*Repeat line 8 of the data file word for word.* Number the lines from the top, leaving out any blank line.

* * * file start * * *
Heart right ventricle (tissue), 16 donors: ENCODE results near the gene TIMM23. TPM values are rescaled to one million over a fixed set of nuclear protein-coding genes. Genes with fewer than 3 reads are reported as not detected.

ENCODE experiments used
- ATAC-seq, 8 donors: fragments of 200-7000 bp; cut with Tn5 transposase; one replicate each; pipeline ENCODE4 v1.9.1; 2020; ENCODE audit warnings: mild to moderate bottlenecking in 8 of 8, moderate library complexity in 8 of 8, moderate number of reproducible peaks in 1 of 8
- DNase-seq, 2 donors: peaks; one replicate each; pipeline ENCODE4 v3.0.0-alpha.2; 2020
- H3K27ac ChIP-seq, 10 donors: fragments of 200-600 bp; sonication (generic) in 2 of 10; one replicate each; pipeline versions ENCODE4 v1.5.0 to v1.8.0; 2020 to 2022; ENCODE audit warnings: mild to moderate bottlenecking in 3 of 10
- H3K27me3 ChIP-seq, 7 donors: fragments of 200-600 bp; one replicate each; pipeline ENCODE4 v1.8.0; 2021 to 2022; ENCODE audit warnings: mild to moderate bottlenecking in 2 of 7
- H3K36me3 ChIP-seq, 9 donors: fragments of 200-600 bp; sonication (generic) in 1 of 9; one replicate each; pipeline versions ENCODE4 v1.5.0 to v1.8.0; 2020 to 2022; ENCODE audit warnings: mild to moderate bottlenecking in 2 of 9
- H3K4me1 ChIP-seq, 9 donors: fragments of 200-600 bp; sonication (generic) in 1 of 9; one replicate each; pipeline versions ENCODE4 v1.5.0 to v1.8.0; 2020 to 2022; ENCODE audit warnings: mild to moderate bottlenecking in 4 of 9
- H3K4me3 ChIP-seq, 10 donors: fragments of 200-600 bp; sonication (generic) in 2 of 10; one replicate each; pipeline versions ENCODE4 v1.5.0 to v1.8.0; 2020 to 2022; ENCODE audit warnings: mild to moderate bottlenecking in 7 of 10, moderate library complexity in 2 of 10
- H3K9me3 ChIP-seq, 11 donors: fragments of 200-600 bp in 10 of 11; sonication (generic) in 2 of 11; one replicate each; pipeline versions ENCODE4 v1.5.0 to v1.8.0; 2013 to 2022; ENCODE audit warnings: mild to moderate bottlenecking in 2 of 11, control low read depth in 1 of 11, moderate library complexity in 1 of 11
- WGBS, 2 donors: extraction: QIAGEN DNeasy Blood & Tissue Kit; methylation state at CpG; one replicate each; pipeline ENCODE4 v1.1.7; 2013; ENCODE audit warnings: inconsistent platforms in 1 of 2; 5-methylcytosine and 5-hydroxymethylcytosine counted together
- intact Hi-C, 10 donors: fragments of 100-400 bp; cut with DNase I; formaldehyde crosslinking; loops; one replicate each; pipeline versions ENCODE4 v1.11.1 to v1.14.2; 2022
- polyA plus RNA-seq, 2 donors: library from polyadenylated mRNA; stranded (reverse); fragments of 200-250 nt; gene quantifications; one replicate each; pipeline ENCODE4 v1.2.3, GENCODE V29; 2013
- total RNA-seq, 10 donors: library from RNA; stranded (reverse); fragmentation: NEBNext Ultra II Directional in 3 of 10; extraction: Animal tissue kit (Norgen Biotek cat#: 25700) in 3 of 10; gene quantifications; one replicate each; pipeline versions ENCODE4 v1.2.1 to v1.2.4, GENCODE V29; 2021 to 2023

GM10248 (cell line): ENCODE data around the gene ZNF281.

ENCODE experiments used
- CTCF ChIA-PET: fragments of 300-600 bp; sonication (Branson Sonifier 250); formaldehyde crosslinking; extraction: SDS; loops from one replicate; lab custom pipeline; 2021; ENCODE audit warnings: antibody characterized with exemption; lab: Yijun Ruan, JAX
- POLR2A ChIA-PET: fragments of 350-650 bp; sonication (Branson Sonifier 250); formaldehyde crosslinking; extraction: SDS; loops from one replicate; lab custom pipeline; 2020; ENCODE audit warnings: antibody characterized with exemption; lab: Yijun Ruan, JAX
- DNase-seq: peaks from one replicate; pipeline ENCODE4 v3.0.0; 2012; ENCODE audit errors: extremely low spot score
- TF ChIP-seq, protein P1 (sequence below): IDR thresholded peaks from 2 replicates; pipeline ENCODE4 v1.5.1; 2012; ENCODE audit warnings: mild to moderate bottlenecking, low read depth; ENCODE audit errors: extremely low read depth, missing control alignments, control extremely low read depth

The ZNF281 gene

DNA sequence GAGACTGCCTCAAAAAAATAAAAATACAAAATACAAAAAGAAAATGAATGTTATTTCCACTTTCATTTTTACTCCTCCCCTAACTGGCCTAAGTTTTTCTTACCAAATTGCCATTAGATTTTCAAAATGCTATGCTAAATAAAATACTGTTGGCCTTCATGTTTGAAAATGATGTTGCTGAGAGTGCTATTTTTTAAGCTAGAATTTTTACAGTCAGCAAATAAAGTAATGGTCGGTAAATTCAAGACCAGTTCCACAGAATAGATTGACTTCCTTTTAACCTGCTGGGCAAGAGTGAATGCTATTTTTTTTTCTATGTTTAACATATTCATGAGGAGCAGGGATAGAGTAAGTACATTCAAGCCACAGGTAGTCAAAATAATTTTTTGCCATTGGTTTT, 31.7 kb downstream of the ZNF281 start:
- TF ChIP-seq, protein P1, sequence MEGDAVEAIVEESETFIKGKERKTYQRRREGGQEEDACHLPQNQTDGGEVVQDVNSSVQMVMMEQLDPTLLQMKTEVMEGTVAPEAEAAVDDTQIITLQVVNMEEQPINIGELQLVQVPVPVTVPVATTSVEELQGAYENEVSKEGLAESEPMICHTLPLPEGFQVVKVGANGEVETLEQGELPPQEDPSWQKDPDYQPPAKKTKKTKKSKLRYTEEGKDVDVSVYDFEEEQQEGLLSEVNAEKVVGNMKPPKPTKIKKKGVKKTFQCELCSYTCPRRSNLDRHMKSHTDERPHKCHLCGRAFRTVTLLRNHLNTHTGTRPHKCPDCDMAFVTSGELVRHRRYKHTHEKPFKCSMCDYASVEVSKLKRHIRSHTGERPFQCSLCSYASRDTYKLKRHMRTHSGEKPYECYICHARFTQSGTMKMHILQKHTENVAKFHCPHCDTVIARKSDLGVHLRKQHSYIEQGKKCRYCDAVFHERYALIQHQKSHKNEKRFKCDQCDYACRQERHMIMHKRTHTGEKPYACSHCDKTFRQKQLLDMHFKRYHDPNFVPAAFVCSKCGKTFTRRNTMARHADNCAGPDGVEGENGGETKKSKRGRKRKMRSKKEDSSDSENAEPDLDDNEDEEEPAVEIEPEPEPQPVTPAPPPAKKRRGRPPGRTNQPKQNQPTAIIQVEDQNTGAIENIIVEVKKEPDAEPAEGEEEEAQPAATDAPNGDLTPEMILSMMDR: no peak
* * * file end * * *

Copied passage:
- H3K4me1 ChIP-seq, 9 donors: fragments of 200-600 bp; sonication (generic) in 1 of 9; one replicate each; pipeline versions ENCODE4 v1.5.0 to v1.8.0; 2020 to 2022; ENCODE audit warnings: mild to moderate bottlenecking in 4 of 9